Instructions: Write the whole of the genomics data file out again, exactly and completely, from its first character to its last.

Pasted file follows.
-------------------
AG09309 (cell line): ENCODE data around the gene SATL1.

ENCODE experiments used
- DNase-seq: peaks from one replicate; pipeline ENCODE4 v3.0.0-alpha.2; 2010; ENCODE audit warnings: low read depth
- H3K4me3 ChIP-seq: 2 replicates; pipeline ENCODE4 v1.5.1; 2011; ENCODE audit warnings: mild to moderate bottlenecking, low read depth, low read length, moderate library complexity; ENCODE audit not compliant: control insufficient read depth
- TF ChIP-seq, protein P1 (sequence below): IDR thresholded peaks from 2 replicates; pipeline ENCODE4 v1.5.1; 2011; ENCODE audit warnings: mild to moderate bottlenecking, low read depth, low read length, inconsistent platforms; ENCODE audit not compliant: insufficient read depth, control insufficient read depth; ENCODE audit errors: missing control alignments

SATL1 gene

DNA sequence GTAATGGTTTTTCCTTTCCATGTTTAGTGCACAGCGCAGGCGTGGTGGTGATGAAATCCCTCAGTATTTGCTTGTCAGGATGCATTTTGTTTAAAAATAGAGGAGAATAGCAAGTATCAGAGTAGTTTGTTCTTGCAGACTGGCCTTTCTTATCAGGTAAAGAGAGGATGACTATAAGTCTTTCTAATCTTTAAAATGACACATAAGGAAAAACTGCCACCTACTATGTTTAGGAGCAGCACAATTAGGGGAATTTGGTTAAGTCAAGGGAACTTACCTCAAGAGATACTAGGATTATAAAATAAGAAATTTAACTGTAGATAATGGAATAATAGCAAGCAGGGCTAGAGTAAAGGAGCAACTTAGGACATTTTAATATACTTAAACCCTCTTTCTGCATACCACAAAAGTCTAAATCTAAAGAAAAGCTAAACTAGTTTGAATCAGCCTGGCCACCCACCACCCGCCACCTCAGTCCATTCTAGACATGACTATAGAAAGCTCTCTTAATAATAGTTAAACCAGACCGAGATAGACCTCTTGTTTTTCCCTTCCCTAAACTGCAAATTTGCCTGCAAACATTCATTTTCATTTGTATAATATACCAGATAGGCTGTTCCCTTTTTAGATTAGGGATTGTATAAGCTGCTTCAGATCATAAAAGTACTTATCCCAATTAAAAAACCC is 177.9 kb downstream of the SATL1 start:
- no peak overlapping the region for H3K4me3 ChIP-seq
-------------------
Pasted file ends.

AG09309 (cell line): ENCODE data around the gene SATL1.

ENCODE experiments used
- DNase-seq: peaks from one replicate; pipeline ENCODE4 v3.0.0-alpha.2; 2010; ENCODE audit warnings: low read depth
- H3K4me3 ChIP-seq: 2 replicates; pipeline ENCODE4 v1.5.1; 2011; ENCODE audit warnings: mild to moderate bottlenecking, low read depth, low read length, moderate library complexity; ENCODE audit not compliant: control insufficient read depth
- TF ChIP-seq, protein P1 (sequence below): IDR thresholded peaks from 2 replicates; pipeline ENCODE4 v1.5.1; 2011; ENCODE audit warnings: mild to moderate bottlenecking, low read depth, low read length, inconsistent platforms; ENCODE audit not compliant: insufficient read depth, control insufficient read depth; ENCODE audit errors: missing control alignments

SATL1 gene

DNA sequence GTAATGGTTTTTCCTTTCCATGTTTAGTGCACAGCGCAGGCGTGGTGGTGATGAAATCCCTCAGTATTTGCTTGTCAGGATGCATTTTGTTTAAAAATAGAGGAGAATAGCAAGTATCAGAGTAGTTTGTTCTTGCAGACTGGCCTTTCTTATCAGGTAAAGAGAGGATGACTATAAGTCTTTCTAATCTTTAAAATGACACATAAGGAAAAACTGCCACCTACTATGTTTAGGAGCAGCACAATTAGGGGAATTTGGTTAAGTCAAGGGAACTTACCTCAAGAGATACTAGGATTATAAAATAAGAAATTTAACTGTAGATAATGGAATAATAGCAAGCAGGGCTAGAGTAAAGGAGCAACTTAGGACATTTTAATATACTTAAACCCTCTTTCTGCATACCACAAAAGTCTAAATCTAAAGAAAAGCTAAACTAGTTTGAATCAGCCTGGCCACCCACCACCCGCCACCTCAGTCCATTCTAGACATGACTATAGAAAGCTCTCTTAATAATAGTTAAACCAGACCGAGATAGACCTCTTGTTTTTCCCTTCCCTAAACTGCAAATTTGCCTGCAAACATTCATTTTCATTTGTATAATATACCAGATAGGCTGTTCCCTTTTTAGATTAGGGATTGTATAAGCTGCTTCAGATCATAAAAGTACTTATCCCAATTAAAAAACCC is 177.9 kb downstream of the SATL1 start:
- no peak overlapping the region for H3K4me3 ChIP-seq